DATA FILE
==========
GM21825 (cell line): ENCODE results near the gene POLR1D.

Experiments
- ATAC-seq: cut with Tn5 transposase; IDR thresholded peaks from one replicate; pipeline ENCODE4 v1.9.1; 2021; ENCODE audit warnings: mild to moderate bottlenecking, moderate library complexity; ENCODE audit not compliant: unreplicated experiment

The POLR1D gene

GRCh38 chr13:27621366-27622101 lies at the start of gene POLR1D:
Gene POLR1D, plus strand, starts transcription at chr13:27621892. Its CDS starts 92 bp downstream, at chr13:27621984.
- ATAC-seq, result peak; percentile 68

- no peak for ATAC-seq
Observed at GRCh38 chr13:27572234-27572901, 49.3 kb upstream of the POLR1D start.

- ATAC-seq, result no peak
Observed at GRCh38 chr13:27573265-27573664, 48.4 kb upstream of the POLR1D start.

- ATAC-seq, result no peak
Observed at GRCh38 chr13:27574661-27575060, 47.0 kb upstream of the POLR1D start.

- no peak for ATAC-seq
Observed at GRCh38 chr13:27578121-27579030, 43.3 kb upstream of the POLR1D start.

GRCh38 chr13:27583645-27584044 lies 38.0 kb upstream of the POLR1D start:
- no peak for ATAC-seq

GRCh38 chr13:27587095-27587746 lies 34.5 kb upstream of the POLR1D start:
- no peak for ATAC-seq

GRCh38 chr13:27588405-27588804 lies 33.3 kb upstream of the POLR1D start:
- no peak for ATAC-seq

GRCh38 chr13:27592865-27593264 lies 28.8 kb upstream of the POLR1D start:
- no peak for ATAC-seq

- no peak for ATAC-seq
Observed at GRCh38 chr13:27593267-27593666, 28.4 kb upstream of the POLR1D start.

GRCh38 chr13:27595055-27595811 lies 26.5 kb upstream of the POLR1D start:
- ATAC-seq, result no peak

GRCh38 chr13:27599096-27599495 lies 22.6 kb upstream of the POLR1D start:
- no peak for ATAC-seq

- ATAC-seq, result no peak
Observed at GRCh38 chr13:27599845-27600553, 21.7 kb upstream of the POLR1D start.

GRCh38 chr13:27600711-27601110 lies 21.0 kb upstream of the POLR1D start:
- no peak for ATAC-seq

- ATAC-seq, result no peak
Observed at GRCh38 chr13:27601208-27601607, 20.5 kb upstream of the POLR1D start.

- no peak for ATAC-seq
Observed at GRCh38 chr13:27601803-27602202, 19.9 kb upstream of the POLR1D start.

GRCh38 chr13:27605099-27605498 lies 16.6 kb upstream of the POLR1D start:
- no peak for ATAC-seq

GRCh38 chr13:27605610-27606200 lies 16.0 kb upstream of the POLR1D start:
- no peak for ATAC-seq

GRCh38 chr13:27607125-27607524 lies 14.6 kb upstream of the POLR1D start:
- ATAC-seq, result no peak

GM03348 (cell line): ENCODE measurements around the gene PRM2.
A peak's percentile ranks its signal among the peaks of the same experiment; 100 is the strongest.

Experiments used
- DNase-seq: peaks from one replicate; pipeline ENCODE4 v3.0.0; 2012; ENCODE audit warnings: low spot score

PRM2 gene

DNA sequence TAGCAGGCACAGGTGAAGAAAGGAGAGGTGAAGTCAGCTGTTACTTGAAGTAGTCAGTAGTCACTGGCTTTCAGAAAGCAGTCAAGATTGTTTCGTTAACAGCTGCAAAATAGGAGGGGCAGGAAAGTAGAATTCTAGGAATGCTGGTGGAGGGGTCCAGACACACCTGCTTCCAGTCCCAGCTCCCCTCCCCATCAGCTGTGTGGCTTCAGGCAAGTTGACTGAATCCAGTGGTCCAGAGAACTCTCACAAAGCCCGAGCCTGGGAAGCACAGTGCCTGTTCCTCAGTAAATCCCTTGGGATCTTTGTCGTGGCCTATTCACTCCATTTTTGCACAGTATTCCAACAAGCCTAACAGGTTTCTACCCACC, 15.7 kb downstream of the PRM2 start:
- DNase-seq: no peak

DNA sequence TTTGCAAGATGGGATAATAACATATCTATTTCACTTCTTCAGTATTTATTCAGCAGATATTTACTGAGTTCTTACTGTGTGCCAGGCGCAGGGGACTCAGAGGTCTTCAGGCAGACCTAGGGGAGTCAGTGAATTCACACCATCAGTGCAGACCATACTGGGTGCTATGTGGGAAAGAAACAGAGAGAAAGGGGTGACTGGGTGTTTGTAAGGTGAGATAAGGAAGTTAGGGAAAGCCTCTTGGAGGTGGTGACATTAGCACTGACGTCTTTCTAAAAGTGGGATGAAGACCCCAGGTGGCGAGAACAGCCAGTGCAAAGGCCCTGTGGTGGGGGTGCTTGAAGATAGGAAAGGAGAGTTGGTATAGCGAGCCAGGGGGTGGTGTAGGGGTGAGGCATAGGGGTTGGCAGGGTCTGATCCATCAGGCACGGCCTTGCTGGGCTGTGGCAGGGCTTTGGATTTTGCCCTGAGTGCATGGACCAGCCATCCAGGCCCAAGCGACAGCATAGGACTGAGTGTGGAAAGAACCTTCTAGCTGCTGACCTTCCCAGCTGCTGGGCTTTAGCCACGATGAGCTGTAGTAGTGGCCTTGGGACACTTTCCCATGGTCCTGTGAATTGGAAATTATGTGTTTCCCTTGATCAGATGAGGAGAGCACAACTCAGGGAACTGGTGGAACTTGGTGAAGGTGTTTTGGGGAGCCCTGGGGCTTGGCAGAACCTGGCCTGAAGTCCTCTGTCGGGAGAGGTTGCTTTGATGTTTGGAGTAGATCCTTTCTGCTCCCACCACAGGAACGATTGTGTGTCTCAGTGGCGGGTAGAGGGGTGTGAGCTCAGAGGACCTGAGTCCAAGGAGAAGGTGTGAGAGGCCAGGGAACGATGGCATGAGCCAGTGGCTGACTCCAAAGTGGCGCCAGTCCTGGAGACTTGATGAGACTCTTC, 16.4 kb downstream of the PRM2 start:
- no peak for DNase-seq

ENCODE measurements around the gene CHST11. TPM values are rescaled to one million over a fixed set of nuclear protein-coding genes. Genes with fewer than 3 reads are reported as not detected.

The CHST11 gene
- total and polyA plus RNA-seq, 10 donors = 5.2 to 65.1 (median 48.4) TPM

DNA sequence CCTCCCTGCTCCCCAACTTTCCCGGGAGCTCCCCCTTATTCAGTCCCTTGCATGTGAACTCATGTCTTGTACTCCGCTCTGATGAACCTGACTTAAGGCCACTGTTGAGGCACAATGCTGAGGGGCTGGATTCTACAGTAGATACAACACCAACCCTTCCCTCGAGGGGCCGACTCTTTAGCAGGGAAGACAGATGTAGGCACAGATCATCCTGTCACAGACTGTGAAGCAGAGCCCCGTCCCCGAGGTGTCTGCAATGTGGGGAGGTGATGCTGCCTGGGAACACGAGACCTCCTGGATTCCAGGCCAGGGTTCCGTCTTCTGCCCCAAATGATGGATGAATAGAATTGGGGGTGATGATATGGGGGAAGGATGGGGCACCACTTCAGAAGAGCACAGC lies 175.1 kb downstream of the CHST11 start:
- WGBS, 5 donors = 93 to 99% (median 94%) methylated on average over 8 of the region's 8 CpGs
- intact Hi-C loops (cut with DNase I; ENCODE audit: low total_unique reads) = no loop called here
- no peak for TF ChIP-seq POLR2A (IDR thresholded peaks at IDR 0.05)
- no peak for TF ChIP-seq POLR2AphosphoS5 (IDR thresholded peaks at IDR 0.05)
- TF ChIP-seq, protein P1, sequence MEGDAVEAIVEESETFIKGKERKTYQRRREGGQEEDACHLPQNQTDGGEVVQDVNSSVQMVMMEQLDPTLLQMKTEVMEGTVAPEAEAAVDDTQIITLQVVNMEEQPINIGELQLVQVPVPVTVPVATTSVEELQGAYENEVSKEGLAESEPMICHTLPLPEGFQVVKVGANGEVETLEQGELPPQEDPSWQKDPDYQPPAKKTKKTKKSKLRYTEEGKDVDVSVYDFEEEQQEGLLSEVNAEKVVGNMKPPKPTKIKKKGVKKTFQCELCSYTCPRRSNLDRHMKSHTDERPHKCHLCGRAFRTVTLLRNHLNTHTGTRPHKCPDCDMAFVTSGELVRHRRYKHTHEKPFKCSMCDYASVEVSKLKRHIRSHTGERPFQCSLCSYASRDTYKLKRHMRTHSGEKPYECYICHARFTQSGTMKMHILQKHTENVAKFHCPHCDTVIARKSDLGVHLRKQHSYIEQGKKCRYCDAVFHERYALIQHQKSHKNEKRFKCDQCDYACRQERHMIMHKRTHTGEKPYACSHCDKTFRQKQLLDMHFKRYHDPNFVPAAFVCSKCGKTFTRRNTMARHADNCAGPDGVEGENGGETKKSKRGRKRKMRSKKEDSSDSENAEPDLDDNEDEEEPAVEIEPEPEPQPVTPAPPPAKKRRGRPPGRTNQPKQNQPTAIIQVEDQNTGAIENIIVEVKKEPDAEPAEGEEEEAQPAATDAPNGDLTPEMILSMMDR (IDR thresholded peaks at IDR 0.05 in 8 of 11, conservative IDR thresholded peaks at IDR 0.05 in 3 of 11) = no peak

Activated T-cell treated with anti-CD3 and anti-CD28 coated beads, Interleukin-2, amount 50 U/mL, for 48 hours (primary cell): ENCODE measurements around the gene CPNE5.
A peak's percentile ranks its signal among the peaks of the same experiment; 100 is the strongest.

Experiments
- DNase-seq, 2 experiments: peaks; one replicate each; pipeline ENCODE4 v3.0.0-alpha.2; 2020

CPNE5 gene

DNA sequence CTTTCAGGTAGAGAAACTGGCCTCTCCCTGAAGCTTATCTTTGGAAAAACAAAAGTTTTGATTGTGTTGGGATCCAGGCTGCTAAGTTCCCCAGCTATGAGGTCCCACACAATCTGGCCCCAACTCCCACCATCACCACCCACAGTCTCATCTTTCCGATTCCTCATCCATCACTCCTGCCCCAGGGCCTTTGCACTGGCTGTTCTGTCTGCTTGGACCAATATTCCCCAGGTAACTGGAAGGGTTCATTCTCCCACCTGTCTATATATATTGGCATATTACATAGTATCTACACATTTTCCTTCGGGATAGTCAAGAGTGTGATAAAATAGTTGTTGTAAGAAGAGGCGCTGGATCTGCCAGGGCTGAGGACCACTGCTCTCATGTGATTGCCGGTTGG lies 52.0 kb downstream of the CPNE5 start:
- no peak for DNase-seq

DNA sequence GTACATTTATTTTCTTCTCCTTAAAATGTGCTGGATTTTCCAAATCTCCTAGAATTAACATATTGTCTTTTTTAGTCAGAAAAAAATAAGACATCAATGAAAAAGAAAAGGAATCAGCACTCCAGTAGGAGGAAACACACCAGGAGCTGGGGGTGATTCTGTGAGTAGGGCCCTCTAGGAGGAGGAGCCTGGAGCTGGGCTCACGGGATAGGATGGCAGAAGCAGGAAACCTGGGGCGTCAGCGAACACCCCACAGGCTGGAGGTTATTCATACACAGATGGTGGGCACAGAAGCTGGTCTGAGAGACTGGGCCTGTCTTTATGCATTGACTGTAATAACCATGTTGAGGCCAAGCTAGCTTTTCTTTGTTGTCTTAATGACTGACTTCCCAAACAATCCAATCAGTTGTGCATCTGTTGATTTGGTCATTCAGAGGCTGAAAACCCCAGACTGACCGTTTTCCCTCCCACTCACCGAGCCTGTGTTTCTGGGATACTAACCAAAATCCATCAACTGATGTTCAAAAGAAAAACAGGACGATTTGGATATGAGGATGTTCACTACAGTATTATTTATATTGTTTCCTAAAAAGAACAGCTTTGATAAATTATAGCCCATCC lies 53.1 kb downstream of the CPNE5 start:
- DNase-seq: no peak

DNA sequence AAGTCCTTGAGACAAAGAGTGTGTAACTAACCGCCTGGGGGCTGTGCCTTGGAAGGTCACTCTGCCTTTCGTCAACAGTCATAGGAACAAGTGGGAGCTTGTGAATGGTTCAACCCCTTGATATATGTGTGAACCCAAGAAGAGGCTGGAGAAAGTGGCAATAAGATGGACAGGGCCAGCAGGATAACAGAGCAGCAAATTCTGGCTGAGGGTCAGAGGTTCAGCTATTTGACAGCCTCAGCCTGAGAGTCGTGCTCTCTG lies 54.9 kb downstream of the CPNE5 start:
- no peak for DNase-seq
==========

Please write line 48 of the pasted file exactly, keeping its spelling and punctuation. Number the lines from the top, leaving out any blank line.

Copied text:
PRM2 gene